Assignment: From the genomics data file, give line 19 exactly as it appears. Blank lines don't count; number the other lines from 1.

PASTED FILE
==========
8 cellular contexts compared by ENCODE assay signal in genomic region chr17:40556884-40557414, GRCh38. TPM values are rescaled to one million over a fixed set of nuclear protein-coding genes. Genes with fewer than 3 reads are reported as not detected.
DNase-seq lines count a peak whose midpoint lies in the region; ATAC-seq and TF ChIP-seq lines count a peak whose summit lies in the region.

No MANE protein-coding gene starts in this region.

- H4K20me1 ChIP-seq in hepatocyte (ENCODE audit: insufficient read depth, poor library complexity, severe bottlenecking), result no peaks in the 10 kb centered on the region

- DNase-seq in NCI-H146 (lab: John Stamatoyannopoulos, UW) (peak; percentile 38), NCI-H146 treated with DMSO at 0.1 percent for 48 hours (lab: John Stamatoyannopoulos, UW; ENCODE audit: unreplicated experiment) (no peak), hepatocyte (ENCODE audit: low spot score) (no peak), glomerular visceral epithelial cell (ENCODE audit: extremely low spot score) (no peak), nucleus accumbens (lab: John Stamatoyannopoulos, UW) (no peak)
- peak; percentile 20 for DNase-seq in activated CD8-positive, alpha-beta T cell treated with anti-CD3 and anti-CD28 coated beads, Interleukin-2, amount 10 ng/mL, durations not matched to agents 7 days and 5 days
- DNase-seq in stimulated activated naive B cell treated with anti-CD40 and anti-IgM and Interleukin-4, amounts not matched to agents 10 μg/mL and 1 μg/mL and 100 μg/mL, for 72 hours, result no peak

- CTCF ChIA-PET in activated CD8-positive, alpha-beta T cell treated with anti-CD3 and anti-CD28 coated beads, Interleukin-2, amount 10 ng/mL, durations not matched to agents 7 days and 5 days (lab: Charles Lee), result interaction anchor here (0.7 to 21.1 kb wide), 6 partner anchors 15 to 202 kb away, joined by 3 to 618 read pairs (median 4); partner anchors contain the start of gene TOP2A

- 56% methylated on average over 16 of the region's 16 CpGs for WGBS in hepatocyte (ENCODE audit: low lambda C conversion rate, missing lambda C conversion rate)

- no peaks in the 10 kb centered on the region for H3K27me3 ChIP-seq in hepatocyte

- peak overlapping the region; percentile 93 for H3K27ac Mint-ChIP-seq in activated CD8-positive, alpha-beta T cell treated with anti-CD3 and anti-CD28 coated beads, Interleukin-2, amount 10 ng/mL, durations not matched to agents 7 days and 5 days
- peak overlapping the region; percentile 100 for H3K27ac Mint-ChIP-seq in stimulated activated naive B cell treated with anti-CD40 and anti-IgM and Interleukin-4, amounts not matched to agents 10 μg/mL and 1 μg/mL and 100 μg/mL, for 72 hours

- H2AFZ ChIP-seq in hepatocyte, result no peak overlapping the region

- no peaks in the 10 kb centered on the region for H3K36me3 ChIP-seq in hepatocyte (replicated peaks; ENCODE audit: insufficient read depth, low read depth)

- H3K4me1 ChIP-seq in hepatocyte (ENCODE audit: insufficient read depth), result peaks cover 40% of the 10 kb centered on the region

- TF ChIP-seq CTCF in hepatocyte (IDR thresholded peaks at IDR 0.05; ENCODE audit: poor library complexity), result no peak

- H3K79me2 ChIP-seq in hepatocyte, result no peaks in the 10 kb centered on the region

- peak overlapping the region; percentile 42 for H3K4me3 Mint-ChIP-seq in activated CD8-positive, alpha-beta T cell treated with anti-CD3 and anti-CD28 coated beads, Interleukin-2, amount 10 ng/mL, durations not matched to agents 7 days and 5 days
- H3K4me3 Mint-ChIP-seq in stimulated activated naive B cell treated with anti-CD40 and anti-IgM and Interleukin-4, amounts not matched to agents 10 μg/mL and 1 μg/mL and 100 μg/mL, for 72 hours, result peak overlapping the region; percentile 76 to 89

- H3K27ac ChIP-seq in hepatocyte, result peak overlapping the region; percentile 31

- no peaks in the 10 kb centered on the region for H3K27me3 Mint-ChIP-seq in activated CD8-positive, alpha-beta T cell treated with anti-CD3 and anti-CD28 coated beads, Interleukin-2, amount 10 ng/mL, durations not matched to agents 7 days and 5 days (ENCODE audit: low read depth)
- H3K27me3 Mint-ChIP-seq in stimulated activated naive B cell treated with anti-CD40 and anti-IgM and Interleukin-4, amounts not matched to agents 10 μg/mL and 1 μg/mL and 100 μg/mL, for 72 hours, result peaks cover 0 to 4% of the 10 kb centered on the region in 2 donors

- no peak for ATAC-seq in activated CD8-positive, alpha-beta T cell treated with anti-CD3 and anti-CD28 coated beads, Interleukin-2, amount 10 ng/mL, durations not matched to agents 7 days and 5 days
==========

- H3K4me3 Mint-ChIP-seq in stimulated activated naive B cell treated with anti-CD40 and anti-IgM and Interleukin-4, amounts not matched to agents 10 μg/mL and 1 μg/mL and 100 μg/mL, for 72 hours, result peak overlapping the region; percentile 76 to 89